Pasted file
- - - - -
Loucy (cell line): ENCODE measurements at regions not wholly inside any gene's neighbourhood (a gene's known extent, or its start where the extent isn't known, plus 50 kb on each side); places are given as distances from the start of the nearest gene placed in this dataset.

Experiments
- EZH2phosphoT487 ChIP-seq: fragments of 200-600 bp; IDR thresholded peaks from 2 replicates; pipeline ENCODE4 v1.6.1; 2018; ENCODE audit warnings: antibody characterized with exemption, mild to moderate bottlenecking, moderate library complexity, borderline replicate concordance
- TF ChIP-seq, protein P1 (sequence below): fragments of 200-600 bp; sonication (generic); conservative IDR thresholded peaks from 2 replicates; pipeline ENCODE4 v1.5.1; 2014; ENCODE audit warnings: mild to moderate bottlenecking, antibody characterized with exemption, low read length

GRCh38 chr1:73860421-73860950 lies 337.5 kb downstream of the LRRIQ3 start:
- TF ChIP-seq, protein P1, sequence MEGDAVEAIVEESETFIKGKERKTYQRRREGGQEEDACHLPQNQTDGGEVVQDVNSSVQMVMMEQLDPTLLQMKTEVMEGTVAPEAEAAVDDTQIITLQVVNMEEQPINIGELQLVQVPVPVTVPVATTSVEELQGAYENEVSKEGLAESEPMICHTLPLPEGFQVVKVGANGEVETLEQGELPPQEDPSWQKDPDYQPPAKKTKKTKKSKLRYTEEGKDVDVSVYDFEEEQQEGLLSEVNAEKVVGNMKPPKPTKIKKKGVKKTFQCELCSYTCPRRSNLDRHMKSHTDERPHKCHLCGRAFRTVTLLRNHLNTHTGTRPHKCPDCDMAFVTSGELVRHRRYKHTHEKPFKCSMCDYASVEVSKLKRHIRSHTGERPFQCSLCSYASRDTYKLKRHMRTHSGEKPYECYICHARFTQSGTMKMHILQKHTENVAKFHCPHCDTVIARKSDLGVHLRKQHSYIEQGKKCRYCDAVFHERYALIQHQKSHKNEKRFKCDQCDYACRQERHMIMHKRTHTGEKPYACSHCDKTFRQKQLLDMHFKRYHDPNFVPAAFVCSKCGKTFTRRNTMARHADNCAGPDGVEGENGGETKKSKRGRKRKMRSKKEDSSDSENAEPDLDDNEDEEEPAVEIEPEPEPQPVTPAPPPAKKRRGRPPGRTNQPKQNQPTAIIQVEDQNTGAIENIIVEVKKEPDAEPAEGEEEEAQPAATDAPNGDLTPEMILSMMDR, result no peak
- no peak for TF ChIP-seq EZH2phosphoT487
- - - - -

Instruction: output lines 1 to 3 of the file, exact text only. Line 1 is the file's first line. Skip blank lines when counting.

Loucy (cell line): ENCODE measurements at regions not wholly inside any gene's neighbourhood (a gene's known extent, or its start where the extent isn't known, plus 50 kb on each side); places are given as distances from the start of the nearest gene placed in this dataset.

Experiments
- EZH2phosphoT487 ChIP-seq: fragments of 200-600 bp; IDR thresholded peaks from 2 replicates; pipeline ENCODE4 v1.6.1; 2018; ENCODE audit warnings: antibody characterized with exemption, mild to moderate bottlenecking, moderate library complexity, borderline replicate concordance